Earlier today, the deadline passed for the Steelers and Le’Veon Bell to come to an agreement on a long-term deal. Just like last year, the team and Bell were not able to come to terms on a contract which means Bell will play this year on the one-year franchise tag. This will pay Bell $14.5 million for this season and he will be able to become a free agent in 2019.
Over the last few hours, details of the Steelers final offer to Bell have leaked out, primarily through Ian Rapoport of the NFL Network.
— Ian Rapoport (@RapSheet) July 16, 2018
According to Rapoport, the Steelers offer was $70 million over 5 years with $33 million guaranteed and a total of $45 million over the first 3 years. Given that the Steelers do not guarantee any more than the signing bonus in their contracts, we can break down the contract based on a relatively safe assumption that the $70 million offer included a $30 million signing bonus. The $30 million signing bonus would pro-rate over the life of the contract at a rate of a salary cap hit of $6 million per year. This would have made the first year of the contract worth $3 million as a base salary. which leaves $12 million to be spread over the second and third years of the contract. A contract with this structure would also reduce Le’Veon Bell’s 2018 cap hit from $14.5 million to $9 million, saving $5 million in cap space.
Using these numbers, we can assume the first three years of the deal would look something like this:
Year 1 (2018): $30 million signing bonus, $3 million base salary ($9 million total cap hit)
Year 2 (2019): $6 million base salary ($12 million total cap hit)
Year 3 (2020): $6 million base salary ($12 million cap hit)
With $45 million of the $70 million accounted for, there is still $25 million left to spread over the last two years of the deal. If this was evenly split, it would be $12.5 million per year in the fourth and fifth years of the contract. This would breakdown thusly:
Year 4 (2021): $12.5 million base salary ($18.5 million cap hit)
Year 5 (2022): $12.5 million base salary ($18.5 million cap hit)
The breakdown above is obviously a speculation based on what we know about the contract (5 years, $70 million with $33 million guaranteed and $45 million in the first 3 years). The Steelers could have offered a different type of contract to Bell with a lower signing bonus but by utilizing a roster bonus in the second and third years of the contract, which they have done with other players. A contract with a lower signing bonus and roster bonuses in years 2 and 3 would look something like this:
Year 1 (2018): $17.5 million signing bonus, $4 million base salary ($7.5 million total cap hit)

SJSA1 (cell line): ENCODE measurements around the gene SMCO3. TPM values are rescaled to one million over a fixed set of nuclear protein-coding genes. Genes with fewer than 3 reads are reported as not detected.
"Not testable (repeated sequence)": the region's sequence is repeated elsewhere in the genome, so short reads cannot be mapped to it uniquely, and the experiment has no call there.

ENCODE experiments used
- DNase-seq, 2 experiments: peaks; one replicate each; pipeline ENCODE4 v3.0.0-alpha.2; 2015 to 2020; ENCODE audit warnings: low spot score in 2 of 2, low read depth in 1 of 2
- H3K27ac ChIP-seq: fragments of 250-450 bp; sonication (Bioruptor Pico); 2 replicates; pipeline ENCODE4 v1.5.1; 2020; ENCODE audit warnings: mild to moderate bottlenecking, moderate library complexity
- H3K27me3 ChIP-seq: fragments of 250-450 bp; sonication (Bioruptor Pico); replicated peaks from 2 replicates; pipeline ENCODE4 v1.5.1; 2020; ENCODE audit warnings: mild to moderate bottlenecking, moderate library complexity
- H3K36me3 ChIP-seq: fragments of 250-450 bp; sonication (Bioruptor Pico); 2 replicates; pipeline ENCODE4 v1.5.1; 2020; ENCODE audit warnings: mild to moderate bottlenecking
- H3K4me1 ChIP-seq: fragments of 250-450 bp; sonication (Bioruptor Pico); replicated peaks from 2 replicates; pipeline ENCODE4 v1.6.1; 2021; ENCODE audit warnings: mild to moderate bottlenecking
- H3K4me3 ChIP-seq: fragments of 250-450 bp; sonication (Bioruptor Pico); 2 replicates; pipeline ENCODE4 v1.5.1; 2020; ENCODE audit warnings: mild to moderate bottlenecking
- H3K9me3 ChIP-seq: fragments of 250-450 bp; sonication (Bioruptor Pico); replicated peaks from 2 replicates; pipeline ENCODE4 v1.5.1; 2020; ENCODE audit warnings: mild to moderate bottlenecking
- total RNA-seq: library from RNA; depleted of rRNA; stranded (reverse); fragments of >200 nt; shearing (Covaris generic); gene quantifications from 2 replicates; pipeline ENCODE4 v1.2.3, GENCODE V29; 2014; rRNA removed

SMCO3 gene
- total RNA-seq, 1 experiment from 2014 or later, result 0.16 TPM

Year 2 (2019): $8.5 million roster bonus, $4 million base salary ($16 million cap hit)
Year 3 (2020): $3 million roster bonus , $8 million base salary ($14.5 million cap hit)
Year 4 (2021): $12.5 million base salary ($16 million cap hit)
Year 5 (2022): $12.5 million base salary ($16 million cap hit)
Either deal would have provided Bell with 47% of his total contract up front in a signing bonus and would have given him an average annual value of $14 million per year. On an average basis, Bell would have earned 70% more than the next highest-paid running back (Atlanta’s Devonta Freeman at $8.25 million per year). Given the rest of the running back market, the offer the Steelers made to Bell was well above market value and absolutely would have set a new precedent for the running back position.
Bell had previously said he wanted a contract of $17 million per year to be in line with what the top wide receivers make. Later he had reportedly “come down” to $14.5 million per year. If true, this would mean that he and the Steelers finished a mere $2.5 million apart. It is worth noting that the Steelers’ offer came up by $10 million over their 5-year, $60 million offer from last year’s deadline.
The Steelers will now prepare to enter training camp in just over a week. Last year, Le’Veon Bell did not sign his franchise tag until September 4th, after the preseason had ended. It is highly unlikely that Bell will show up for training camp or any preseason games this year. There has been some talk about Bell sitting out during the regular season, but this seems highly unlikely. If Bell does sit out during the regular season, he would lose a $855,000 game check for each week of the regular season that he fails to report. Le’Veon Bell is gambling on himself and hoping that he does not suffer another serious injury this season and that he can cash in with a major deal from another team next season.